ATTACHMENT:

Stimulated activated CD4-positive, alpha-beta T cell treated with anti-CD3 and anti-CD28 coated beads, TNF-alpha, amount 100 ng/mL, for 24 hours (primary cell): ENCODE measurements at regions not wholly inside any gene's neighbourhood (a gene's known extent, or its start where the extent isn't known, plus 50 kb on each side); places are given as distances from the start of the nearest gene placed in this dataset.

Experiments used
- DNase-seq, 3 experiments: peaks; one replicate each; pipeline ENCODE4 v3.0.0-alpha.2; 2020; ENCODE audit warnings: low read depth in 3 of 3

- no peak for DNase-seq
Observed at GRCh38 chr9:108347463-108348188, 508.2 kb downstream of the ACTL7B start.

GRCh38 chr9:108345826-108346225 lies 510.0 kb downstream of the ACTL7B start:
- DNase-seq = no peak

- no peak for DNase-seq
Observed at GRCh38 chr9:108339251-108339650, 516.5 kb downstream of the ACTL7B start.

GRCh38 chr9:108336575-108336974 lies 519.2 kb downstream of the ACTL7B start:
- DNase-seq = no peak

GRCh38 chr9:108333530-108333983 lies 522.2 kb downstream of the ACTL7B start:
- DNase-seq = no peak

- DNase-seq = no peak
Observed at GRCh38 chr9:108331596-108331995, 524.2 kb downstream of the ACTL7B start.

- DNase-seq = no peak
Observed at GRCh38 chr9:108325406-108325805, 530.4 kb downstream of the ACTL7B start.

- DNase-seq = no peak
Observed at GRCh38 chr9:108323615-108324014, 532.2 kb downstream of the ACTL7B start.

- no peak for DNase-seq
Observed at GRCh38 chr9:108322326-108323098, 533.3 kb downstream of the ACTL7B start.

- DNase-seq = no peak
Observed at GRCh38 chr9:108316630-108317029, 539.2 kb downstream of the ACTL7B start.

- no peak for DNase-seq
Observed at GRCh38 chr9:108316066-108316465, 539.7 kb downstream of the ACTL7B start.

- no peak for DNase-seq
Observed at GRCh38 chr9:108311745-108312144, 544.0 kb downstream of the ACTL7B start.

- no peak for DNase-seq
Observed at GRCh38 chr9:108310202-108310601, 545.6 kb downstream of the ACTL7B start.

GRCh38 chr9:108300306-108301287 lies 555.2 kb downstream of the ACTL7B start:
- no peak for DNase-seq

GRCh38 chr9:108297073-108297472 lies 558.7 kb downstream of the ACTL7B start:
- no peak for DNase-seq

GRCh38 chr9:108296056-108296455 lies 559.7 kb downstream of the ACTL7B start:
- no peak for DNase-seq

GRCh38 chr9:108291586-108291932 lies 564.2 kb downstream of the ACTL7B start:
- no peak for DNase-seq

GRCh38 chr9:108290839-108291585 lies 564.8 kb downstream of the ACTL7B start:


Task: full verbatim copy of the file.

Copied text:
Stimulated activated CD4-positive, alpha-beta T cell treated with anti-CD3 and anti-CD28 coated beads, TNF-alpha, amount 100 ng/mL, for 24 hours (primary cell): ENCODE measurements at regions not wholly inside any gene's neighbourhood (a gene's known extent, or its start where the extent isn't known, plus 50 kb on each side); places are given as distances from the start of the nearest gene placed in this dataset.

Experiments used
- DNase-seq, 3 experiments: peaks; one replicate each; pipeline ENCODE4 v3.0.0-alpha.2; 2020; ENCODE audit warnings: low read depth in 3 of 3

- no peak for DNase-seq
Observed at GRCh38 chr9:108347463-108348188, 508.2 kb downstream of the ACTL7B start.

GRCh38 chr9:108345826-108346225 lies 510.0 kb downstream of the ACTL7B start:
- DNase-seq = no peak

- no peak for DNase-seq
Observed at GRCh38 chr9:108339251-108339650, 516.5 kb downstream of the ACTL7B start.

GRCh38 chr9:108336575-108336974 lies 519.2 kb downstream of the ACTL7B start:
- DNase-seq = no peak

GRCh38 chr9:108333530-108333983 lies 522.2 kb downstream of the ACTL7B start:
- DNase-seq = no peak

- DNase-seq = no peak
Observed at GRCh38 chr9:108331596-108331995, 524.2 kb downstream of the ACTL7B start.

- DNase-seq = no peak
Observed at GRCh38 chr9:108325406-108325805, 530.4 kb downstream of the ACTL7B start.

- DNase-seq = no peak
Observed at GRCh38 chr9:108323615-108324014, 532.2 kb downstream of the ACTL7B start.

- no peak for DNase-seq
Observed at GRCh38 chr9:108322326-108323098, 533.3 kb downstream of the ACTL7B start.

- DNase-seq = no peak
Observed at GRCh38 chr9:108316630-108317029, 539.2 kb downstream of the ACTL7B start.

- no peak for DNase-seq
Observed at GRCh38 chr9:108316066-108316465, 539.7 kb downstream of the ACTL7B start.

- no peak for DNase-seq
Observed at GRCh38 chr9:108311745-108312144, 544.0 kb downstream of the ACTL7B start.

- no peak for DNase-seq
Observed at GRCh38 chr9:108310202-108310601, 545.6 kb downstream of the ACTL7B start.

GRCh38 chr9:108300306-108301287 lies 555.2 kb downstream of the ACTL7B start:
- no peak for DNase-seq

GRCh38 chr9:108297073-108297472 lies 558.7 kb downstream of the ACTL7B start:
- no peak for DNase-seq

GRCh38 chr9:108296056-108296455 lies 559.7 kb downstream of the ACTL7B start:
- no peak for DNase-seq

GRCh38 chr9:108291586-108291932 lies 564.2 kb downstream of the ACTL7B start:
- no peak for DNase-seq

GRCh38 chr9:108290839-108291585 lies 564.8 kb downstream of the ACTL7B start: